Ranbaxy grabs largest share of US Lipitor mkt

Written by Soma Das | New Delhi | Updated: Feb 29 2012, 06:23am hrs
Ranbaxy Labs has managed to grab the largest market share of cholesterol-lowering drug Lipitor, racing past Pfizer in the US market, partially due to the great discounts it had offered. The tally in early February shows that Ranbaxy had cornered 42% of marketshare of Lipitor sales, a convincing lead over Pfizer which commands nearly 36% of total marketsize of the cholestrol drug that earned $7.9 billion in the US market in 2010.

A third player, the US-based drugmaker Watson, which had been authorised by Pfizer to market a generic version of the drug, is left with 22% of marketshare, according to IMS.

The picture is different from how the market-share break-up looked in the first fortnight of the December 2011, a week and half after the patent protection of the bestselling drug expired and two new generic versions of the drugby Ranbaxy and Watson were launched in the US market.

Both Pfizer and Watson had maintained around 43-44% of marketshare, while Ranbaxy had garnered just about 13% of the pie. Since then, it had steadily consolidated its share in the Lipitor pie despite unprecedented strategies adopted by Pfizer to retain its marketshare. Even after leaping past Watson in late December and Pfizer in January, it has been steadily improving upon its performance, widening the gap between its own marketshare and the rivals in the US market. The top management of the company said the company is committed to protect its market-share even after the exclusivity period ends in May.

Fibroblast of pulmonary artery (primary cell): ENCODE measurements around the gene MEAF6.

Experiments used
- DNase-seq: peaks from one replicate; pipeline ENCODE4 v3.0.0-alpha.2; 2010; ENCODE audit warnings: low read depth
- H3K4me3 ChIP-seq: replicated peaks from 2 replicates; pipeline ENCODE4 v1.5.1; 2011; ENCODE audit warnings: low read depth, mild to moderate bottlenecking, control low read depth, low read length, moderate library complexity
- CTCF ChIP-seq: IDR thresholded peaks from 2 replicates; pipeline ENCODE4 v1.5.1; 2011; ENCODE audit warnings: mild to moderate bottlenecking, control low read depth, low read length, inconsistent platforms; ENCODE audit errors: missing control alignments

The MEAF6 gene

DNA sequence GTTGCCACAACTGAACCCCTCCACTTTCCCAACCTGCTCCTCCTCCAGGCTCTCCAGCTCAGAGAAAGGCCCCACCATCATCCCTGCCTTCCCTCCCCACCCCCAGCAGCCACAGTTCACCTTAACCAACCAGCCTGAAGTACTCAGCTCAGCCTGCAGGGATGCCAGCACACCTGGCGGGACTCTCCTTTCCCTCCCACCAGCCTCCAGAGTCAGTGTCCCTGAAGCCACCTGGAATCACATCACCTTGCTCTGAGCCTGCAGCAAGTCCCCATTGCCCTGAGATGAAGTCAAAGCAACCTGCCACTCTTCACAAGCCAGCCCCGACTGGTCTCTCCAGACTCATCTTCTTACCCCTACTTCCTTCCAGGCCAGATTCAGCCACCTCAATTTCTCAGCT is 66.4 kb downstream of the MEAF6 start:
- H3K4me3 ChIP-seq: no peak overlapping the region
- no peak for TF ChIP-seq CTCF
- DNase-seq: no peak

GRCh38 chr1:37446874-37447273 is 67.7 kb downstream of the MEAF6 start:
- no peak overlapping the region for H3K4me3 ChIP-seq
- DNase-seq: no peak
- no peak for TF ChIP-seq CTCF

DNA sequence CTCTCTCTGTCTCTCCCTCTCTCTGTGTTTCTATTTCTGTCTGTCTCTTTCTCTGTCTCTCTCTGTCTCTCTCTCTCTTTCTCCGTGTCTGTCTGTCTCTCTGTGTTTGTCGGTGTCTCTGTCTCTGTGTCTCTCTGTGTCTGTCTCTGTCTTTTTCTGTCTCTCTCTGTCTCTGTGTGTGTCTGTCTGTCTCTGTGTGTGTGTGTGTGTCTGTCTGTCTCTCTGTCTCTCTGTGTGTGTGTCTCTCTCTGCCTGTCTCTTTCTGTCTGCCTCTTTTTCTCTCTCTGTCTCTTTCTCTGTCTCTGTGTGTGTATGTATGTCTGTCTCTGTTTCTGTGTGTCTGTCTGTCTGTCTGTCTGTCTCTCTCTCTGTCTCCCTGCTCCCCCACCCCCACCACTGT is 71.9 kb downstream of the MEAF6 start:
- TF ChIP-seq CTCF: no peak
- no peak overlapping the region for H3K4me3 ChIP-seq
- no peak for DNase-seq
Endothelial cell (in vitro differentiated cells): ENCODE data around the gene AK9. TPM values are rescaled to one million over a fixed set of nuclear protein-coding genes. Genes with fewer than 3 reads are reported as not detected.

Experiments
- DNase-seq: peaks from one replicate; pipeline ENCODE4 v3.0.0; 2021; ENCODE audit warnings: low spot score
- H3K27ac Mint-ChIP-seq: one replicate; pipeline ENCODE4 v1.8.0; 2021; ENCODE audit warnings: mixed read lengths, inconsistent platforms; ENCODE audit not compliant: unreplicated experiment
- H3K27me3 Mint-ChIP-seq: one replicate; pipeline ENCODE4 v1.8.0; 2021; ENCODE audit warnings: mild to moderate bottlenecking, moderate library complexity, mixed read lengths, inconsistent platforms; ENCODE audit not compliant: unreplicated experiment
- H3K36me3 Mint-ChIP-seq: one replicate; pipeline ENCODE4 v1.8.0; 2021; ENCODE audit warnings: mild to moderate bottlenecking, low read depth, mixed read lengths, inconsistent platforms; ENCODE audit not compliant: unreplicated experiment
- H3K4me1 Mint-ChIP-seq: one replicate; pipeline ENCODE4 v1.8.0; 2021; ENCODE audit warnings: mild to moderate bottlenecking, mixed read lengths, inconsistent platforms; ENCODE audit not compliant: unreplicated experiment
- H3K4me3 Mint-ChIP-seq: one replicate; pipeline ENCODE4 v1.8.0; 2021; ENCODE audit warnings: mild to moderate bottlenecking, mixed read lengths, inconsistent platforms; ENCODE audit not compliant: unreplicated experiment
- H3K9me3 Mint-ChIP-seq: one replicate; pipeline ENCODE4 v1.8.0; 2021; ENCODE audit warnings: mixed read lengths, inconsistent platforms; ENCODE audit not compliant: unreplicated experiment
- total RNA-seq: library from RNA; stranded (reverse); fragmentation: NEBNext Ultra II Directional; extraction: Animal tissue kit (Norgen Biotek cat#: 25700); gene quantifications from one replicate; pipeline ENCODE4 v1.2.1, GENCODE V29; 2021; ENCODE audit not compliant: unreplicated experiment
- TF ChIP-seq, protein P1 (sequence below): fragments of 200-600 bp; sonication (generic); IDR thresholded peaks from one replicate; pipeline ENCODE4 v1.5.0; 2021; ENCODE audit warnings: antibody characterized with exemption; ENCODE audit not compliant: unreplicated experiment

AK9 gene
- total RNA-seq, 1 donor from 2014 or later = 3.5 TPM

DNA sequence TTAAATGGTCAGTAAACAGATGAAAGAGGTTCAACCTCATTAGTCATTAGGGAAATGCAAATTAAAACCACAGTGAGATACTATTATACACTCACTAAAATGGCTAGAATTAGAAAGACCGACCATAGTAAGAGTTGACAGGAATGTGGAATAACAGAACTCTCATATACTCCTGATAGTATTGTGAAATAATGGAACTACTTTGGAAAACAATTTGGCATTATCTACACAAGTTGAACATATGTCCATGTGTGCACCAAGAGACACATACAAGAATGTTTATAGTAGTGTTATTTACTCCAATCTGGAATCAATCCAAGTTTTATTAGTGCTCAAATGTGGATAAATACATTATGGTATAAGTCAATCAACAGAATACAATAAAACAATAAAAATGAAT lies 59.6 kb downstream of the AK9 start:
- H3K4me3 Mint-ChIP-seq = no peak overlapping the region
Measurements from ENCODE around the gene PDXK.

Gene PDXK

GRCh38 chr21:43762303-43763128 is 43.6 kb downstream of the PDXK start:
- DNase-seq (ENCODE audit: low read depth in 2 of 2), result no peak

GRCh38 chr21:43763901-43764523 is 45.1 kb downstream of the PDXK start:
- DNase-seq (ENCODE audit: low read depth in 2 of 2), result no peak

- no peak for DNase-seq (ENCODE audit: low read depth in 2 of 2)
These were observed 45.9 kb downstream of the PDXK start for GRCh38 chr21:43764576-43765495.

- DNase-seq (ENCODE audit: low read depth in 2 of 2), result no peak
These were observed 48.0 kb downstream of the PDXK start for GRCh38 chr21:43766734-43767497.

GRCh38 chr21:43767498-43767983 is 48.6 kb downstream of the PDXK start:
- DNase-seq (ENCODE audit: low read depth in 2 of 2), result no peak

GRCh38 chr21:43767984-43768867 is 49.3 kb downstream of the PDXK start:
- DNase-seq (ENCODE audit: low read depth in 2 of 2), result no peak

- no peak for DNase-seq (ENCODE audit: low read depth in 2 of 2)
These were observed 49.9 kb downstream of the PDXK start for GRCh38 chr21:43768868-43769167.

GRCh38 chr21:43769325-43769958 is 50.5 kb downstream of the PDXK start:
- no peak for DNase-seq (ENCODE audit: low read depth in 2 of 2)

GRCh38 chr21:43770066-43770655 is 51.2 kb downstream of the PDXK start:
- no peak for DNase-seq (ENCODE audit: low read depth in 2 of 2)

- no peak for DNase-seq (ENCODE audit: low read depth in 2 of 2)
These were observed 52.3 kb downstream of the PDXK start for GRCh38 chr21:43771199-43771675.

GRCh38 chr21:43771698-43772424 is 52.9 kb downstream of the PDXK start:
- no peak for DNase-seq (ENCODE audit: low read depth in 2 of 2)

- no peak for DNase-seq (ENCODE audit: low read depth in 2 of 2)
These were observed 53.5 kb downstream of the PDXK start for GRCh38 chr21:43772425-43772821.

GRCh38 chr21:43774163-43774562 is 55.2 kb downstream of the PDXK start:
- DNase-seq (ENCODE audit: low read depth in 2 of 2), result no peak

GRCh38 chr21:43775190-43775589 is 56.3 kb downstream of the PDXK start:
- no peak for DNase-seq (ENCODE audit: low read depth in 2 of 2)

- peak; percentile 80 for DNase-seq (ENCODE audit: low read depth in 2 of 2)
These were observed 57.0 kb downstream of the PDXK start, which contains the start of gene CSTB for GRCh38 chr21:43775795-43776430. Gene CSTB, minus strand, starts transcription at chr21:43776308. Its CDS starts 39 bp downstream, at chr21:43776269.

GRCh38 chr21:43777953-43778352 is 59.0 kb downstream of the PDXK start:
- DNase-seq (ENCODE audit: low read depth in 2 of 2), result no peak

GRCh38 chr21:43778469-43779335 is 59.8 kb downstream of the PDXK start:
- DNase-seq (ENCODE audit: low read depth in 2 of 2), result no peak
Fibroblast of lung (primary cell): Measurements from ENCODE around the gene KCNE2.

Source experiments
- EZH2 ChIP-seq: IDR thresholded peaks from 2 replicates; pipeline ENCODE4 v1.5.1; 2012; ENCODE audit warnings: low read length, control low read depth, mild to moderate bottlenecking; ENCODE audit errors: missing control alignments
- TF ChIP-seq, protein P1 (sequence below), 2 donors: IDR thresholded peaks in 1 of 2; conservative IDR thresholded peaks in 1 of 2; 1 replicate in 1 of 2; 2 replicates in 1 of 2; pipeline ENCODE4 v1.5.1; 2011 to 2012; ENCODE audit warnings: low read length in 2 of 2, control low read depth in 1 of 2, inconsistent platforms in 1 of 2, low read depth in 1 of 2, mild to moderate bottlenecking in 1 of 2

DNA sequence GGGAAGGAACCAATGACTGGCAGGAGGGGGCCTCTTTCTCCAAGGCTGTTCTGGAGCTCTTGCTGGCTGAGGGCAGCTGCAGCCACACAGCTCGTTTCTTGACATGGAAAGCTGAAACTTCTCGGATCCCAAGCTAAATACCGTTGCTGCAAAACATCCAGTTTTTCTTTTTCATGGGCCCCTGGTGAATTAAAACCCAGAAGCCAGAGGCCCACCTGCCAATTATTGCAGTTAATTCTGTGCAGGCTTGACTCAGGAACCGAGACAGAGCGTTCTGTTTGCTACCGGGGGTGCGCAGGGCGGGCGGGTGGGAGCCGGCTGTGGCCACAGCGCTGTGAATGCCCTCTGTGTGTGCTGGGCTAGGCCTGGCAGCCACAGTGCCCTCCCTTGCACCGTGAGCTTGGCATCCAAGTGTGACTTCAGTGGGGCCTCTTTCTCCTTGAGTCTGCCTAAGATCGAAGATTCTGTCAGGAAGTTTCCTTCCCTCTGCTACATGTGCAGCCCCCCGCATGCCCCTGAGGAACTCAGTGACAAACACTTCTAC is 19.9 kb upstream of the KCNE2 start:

Analysts said Ranbaxy had achieved this feat partially by offering deeper than usual discounts but this may not be great news for other generic drugmakers that are waiting in the wings to bring their generic versions of their drugs once the period of 180 days of exclusive marketing ends.

Ranbaxys top management indicated a 60-70% price erosion in generic Lipitor during its exclusivity launch in early December 2011. This price erosion is higher than the typical 40-50% normally witnessed during exclusivity periods, said Ravi Agrawal of Standard Chartered Equities Research. Such higher than anticipated price erosion could shrink the overall marketsize of the drug, which may adversely affect the new players such as Dr Reddys and Lupin, expecting to enter the fray in May, once the exclusive marketing period ends, he added.

Agrawal expects Dr Reddys and Lupin to earn between $20 and 40 million each from the Lipitor generic opportunity in financial year 2013. This would approximately form 5% of Dr Reddys US sales and 10% of Lupin's generic drug revenue from US.

Ranbaxy didn't divulge how much Lipitor has already contributed to its kitty in the first month and how much of that amount has it shared with Israeli drugmaker Teva owing to a certain undisclosed arrangement. A few analysts, however, guess that generic Lipitor could already have contributed $260 to 300 million in the first month of sales, even though this figure could include stocks released from the company but yet unsold in the retail market.

According to a calculation of some experts, Ranbaxy could have paid Teva nearly $40-50 million for the period ended December. Most analysts now reckon that the company could end up earning somewhere upwards of $450 million by marketing generic Lipitor in its exclusivity period.